In the 1950s, a couple raised a chimpanzee, Viki, as a member of his family and systematically tried to teach him to speak. However, Viki only learned four words (“mom”, “dad”, “up” and “cup”).
Sign language Most recent experiments show that apes can learn to use a real language, even if they do not speak it (Miles, 1983). Many apes learned to converse with people through means other than speech; One of them is the American signs language (ASL), which uses Americans widely with hearing disorders. ASL employs a limited number of basic gestural units that are equivalent to sounds in spoken language. These units are combined to form broader words and units.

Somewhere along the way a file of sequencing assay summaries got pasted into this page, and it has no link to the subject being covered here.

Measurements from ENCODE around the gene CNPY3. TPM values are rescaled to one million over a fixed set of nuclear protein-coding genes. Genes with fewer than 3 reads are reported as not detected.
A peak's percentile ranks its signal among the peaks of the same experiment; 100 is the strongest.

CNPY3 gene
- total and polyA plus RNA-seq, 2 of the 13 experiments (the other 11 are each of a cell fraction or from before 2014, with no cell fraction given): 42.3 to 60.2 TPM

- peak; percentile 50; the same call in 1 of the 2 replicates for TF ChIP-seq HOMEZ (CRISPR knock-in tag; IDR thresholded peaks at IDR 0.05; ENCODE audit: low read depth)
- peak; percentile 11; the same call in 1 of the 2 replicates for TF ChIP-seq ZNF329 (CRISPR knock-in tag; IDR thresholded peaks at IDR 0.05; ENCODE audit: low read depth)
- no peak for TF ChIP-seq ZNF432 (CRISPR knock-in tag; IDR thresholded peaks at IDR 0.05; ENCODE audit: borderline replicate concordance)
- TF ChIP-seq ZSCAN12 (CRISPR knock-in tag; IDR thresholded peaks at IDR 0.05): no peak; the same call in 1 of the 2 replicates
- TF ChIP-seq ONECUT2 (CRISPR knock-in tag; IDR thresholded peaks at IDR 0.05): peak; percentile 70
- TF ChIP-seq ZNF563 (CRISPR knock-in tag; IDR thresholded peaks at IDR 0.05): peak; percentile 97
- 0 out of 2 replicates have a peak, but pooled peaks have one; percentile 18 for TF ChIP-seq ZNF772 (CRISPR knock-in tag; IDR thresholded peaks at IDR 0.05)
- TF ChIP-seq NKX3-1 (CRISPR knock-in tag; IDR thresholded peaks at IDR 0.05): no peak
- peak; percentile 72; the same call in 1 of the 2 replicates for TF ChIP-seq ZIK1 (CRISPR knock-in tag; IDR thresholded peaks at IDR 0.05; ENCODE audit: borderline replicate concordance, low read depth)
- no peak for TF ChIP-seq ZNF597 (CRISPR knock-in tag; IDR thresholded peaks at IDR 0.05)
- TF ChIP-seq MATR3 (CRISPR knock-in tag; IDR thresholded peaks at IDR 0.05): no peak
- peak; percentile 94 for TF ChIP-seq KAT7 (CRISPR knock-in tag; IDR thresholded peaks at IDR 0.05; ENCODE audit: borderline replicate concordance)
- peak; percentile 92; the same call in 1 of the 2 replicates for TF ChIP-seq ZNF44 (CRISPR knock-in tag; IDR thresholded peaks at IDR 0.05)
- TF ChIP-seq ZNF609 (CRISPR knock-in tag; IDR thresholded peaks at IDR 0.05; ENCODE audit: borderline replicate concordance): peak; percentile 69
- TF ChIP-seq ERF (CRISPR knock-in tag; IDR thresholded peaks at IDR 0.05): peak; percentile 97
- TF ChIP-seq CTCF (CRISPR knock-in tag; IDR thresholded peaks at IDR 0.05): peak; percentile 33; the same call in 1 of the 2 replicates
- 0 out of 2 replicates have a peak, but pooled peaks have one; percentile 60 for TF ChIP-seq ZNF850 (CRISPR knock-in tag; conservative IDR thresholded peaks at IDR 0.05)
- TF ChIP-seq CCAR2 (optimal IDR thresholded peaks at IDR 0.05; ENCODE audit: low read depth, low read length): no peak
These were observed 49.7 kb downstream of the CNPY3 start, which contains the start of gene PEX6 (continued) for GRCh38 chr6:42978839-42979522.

The first chimpanzee in learning ASL was Washoe, a female that died in 2007, at the age of 42. Captured in West Africa, R. Allen Gardner and Beatrice Gardner, scientists at the University of Nevada in Reno, adopted Washoe in 1966, when she was one year old. Four years later, they moved to Norman, Oklahoma, a farm that later became the Institute for Studies of Primates. The case of Washoe revolutionized the discussion about language learning skills in the apes (Carey, 2007). At first, Washoe lived in a trailer and did not listen to spoken language. The researchers always used ASL to communicate with each other in the presence of it. The chimpanzee gradually acquired a vocabulary of more than 100 signs representing words in English (Gardner, Gardner and Van Cantfort, Eds., 1989). At two years of age, Washoe began to combine up to five signs in rudimentary prayers such as “you, me, go, out, fast”. The second chimpanzee in learning ASL was Lucy, a younger year than Washoe. Lucy died murdered by poachers, in 1986, after she introduced her to “wildlife” in Africa in 1979 (Carter, 1988). From the second day of life, until the transfer of it to Africa, Lucy lived with a family in Norman, Oklahoma. Roger Fouts, a researcher of the aforementioned Institute for Studies of Primates, was two days a week to test and improve knowledge at Lucy ASL. For the rest of the week, Lucy used ASL to converse with her adoptive parents. After acquiring language, Washoe and Lucy showed many human features: they insulted, joking, said lies and tried to teach language to others (FOUTS, 1997). At the institute, when Washoe got angry with her neighbors’ neighbors “dirty monkeys”.